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Vaping warning


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SA’s Chief Public Health Officer, Nicola Spurrier, has written to parents and carers of school students as part of a campaign warning young people about the danger of e-cigarettes or vapes.

The general sale of nicotine-containing e-cigarettes is banned in South Australia but Professor Spurrier said investigations had shown that regardless of what the packaging says, the vast majority of vapes found in Australia, including single-use vapes, contain nicotine and often in high amounts.

“Nicotine is colourless, odourless and tasteless and therefore extremely difficult to detect and police,” she wrote in the letter.

“We are also seeing increasing numbers of parents ringing the Poisons Information line after finding very young children have either inhaled or ingested nicotine from e-cigarettes.

“The nicotine in one e-cigarette is equal to 50 cigarettes and can be even higher. Nicotine is highly addictive and children with a nicotine dependency may have difficulties concentrating in class, difficulty sleeping, anxiety, irritability, restlessness, frustration, anger and strong cravings to relieve symptoms with repeat nicotine exposure.”

Prof Spurrier urged parents to be supportive if they find their child is vaping because stopping can be difficult.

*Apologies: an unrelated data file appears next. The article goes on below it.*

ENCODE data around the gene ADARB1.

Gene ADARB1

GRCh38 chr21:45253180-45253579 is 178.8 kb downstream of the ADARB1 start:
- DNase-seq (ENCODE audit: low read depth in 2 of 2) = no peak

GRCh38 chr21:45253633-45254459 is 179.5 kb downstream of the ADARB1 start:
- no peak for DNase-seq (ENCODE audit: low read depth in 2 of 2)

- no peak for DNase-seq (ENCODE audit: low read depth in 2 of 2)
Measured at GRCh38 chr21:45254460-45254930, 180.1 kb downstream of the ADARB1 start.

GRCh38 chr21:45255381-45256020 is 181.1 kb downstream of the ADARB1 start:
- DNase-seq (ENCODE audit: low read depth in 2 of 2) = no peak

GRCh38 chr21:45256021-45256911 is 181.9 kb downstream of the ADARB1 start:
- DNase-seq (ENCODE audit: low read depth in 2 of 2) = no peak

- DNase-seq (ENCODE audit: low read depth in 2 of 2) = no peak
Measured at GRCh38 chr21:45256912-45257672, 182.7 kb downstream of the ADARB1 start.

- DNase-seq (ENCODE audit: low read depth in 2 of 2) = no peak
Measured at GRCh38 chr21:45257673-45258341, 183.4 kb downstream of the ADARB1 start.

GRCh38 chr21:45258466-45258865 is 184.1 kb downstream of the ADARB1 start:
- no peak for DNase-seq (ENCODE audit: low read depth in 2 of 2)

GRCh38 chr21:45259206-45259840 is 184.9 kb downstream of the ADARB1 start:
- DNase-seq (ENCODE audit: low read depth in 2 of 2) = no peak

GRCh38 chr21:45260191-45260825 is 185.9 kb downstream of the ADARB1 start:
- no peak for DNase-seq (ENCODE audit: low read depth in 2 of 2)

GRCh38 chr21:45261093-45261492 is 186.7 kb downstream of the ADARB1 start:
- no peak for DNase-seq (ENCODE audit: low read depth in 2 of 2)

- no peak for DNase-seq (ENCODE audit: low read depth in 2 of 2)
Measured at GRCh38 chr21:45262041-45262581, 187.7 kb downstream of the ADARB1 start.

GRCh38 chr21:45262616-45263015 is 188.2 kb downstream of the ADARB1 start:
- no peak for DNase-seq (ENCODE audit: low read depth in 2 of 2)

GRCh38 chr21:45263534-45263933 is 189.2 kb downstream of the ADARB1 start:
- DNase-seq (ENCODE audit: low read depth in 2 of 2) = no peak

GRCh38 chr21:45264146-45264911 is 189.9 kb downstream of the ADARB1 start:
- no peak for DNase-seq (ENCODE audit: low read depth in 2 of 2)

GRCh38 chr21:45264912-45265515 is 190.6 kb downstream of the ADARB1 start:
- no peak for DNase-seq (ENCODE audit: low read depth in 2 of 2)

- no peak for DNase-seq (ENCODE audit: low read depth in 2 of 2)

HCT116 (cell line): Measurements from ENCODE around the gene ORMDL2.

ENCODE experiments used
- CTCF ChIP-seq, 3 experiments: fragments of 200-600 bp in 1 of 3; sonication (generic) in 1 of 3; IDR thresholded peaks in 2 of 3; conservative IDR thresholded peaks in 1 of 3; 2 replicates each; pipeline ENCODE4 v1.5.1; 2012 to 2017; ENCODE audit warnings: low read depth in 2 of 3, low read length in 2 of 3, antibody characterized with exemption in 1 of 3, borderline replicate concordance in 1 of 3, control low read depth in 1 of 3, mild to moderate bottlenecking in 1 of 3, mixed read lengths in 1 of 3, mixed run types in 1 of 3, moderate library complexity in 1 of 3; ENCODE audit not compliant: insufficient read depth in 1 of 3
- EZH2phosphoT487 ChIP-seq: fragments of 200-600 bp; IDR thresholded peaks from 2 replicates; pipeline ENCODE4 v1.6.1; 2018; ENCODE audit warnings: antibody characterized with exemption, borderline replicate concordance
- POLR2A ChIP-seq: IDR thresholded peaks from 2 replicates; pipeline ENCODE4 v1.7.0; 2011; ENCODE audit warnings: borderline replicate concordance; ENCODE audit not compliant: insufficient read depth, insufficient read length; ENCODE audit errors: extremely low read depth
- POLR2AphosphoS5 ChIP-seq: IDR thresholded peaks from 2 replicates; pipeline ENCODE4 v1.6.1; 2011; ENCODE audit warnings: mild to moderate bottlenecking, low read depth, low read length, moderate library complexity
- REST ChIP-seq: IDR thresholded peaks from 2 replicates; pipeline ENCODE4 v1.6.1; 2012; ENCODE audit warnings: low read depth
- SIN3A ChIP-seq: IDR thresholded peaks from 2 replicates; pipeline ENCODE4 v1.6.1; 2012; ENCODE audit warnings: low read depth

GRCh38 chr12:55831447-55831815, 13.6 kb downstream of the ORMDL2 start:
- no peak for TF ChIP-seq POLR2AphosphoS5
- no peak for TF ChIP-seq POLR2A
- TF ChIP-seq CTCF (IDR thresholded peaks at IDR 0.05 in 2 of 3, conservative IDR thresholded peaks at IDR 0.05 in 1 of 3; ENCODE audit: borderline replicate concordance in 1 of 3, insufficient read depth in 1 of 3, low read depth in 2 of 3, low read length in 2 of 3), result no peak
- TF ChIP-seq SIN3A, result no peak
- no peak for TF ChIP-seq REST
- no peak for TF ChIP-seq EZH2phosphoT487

“They will need your help and they may even need advice from a doctor or healthcare professional,” she wrote.

“While smoking and vaping is prohibited at all school premises and activities in South Australia, it is important to remind your child that there will be no repercussions if they seek support from you or their school to stop vaping, or bring issues to the schools’ attention.”

She welcomed the Commonwealth Government’s announcement it would ban all e-cigarettes for recreational use and tighten border controls, so that soon the only way to obtain any form of e-cigarette would be from a pharmacist on a doctor’s prescription to help people stop smoking.

SA Health is working with the Department for Education to implement a Vaping Action Plan.

Strategies include information for students, teachers, and parents and carers on the harms of vaping and supports available, and improving guidance to schools on managing incidents involving vaping.

Information is available at and there is an anonymous quitline (13 78 48).


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